[muh-mawr-i-ter, -ter, -mohr-]
1. by heart; by memory.
2. involving or requiring memorization:
the memoriter aspects of a college course.
Memoriter is as rare in English as it is in Latin. In Latin memoriter is an adverb meaning “from memory, by personal recollection” and derives from the adjective memor “mindful, remembering” (also the source of the Latin noun memoria “memory”). All of the Latin words are (partially) reduplicated derivatives of the root mer- (and its variants) “to remember, care for.” This same reduplicated root is the source of Mímir (also Mim) “(the) Rememberer,” in Norse mythology a giant who guarded the well of knowledge and wisdom. The simple, unreduplicated root is the source of English “mourn” (from Old English murnan “to be anxious about, care for”). Memoriter entered English in the 17th century.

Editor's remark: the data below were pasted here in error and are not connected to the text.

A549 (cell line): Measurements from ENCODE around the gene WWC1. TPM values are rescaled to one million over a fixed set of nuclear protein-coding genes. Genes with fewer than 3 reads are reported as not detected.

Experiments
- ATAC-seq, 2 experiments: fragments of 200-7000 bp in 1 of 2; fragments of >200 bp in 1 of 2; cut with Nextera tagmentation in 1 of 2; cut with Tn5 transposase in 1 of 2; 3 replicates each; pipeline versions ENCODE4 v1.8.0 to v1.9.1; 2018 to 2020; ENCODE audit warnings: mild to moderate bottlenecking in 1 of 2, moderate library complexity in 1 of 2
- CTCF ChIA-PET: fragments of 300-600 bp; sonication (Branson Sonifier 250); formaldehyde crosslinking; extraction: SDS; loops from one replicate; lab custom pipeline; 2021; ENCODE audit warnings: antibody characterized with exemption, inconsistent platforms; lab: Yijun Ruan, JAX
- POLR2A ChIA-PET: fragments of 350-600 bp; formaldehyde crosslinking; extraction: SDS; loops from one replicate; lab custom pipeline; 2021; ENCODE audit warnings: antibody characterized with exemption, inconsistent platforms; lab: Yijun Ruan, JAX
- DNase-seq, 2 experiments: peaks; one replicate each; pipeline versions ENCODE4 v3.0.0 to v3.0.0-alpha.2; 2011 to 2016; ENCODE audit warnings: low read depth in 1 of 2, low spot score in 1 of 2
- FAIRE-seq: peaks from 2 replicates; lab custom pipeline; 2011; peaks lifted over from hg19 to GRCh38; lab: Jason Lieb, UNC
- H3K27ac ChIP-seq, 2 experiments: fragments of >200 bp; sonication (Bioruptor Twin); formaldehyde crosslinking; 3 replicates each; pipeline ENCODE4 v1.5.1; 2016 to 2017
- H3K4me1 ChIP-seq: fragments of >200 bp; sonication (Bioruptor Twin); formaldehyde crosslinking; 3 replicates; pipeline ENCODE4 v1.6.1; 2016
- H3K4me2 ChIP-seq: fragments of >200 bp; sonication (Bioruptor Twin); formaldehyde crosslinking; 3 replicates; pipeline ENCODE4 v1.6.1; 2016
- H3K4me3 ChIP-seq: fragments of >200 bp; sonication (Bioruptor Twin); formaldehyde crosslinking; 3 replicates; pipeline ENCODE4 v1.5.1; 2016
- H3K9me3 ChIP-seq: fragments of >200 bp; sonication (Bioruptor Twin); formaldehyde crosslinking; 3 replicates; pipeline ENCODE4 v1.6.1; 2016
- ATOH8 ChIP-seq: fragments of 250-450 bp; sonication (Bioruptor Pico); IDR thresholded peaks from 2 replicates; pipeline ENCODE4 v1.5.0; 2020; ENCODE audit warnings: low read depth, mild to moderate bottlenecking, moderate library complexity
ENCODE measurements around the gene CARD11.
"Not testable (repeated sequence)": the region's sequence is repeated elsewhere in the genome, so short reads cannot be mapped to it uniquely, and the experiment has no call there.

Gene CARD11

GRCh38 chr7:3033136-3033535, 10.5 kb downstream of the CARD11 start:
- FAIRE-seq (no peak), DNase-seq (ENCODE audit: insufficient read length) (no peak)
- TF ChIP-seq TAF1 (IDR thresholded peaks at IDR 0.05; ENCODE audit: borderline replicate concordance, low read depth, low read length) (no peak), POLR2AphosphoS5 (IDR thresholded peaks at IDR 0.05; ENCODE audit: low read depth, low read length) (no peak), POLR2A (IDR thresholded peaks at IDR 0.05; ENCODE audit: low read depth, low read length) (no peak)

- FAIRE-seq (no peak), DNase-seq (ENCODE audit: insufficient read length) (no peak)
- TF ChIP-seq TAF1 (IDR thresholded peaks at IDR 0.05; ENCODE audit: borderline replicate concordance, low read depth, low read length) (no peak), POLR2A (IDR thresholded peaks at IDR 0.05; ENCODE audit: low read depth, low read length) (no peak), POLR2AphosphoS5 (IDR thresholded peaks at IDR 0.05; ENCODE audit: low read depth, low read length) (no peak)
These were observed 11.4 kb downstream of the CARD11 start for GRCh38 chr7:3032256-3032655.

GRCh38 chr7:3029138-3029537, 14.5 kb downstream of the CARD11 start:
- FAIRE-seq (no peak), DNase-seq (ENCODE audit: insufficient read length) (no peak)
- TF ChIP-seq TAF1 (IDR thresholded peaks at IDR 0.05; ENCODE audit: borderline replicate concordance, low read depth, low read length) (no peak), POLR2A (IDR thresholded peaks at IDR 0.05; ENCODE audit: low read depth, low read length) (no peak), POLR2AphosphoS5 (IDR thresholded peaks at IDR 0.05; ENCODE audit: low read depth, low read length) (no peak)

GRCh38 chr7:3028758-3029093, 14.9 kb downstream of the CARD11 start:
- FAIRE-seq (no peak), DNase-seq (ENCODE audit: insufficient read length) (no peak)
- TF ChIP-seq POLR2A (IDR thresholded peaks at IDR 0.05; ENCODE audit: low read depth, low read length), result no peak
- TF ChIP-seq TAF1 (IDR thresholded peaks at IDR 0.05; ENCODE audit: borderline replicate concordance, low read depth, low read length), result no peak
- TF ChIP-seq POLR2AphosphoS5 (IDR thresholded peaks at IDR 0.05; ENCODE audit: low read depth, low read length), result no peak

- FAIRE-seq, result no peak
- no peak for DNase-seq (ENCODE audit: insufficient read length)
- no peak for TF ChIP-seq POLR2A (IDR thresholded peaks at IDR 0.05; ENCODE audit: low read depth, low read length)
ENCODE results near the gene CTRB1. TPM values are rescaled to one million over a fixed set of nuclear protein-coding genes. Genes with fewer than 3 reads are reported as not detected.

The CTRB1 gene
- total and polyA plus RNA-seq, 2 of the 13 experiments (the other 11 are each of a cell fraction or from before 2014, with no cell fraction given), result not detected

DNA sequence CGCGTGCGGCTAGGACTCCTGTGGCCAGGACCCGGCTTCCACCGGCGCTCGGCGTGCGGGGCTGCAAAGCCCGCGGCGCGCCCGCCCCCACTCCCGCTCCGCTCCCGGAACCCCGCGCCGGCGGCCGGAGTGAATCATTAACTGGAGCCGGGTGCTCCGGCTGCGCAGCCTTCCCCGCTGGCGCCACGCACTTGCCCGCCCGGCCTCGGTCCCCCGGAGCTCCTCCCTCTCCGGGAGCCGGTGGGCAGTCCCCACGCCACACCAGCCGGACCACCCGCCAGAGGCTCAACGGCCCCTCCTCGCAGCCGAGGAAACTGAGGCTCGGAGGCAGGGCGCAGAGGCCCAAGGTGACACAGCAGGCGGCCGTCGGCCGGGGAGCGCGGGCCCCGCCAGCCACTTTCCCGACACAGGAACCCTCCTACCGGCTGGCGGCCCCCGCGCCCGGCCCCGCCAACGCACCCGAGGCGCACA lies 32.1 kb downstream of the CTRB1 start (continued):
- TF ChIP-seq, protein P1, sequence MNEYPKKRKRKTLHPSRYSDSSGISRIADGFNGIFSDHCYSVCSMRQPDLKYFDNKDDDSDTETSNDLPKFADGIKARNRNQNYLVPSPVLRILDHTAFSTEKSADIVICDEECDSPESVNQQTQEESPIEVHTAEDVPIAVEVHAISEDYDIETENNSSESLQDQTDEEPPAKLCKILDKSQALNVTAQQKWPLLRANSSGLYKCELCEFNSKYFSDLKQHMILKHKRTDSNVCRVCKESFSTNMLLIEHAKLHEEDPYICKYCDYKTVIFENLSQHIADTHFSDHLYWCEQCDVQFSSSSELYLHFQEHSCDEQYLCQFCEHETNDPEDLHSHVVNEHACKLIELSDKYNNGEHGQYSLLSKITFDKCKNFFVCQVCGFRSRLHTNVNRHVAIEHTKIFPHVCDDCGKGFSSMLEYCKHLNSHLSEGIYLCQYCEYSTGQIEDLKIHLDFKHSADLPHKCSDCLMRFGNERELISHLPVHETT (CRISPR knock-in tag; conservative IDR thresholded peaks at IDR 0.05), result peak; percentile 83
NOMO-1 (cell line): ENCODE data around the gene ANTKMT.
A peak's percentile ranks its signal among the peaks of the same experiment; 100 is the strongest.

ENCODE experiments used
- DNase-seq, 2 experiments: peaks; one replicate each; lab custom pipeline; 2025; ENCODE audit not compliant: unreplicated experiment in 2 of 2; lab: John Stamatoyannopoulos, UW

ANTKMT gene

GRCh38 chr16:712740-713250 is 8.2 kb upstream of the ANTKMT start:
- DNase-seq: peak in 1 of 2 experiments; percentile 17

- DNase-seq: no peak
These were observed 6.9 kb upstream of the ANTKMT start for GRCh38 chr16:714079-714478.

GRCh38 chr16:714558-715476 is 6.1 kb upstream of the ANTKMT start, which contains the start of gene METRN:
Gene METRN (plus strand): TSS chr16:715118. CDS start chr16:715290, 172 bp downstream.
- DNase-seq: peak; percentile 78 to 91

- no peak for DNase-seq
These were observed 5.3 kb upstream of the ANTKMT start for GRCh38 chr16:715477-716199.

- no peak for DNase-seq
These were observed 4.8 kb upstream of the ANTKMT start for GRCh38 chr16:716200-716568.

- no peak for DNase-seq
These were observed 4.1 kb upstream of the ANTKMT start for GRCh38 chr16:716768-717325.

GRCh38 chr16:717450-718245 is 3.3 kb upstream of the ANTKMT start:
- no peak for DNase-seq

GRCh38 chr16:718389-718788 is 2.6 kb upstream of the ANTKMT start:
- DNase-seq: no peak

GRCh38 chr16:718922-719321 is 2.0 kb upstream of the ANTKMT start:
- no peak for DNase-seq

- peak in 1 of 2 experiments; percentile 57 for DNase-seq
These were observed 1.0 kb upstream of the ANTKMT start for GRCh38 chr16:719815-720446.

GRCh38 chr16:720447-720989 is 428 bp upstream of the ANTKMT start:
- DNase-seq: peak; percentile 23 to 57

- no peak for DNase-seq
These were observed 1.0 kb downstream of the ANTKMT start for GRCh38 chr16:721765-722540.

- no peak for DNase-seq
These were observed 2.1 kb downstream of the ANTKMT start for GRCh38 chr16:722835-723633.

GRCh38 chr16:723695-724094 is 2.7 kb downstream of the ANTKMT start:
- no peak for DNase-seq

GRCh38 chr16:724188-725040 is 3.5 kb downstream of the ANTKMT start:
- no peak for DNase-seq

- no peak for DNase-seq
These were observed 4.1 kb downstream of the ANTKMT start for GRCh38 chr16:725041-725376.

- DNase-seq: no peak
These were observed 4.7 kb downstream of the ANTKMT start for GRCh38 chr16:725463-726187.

“The great objection to memoriter speaking is that it limits and handicaps the speaker.”
- Grenville Kleiser, Successful Methods of Public Speaking